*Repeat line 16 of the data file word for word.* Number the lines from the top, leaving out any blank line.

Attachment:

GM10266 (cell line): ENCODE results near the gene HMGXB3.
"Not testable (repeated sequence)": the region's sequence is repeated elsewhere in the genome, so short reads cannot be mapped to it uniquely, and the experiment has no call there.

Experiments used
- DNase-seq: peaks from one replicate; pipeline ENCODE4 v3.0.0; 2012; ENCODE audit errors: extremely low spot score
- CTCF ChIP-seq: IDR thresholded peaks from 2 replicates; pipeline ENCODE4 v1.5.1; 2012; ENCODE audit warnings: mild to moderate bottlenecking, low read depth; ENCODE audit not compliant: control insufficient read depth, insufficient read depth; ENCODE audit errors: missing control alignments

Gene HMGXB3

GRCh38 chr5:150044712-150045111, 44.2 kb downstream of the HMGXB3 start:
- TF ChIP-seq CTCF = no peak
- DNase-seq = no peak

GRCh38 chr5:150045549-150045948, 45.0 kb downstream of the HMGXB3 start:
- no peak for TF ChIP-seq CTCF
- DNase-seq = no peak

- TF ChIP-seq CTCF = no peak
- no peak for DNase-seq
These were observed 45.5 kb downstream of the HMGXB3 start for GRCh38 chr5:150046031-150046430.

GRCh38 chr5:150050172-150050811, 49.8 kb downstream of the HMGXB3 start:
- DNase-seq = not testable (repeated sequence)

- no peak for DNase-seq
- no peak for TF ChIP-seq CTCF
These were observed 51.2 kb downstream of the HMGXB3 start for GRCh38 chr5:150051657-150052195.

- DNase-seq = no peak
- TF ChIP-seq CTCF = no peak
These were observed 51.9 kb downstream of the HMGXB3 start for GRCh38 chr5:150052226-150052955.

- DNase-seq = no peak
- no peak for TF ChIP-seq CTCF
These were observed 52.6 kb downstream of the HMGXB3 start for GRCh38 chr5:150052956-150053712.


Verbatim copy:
GRCh38 chr5:150050172-150050811, 49.8 kb downstream of the HMGXB3 start: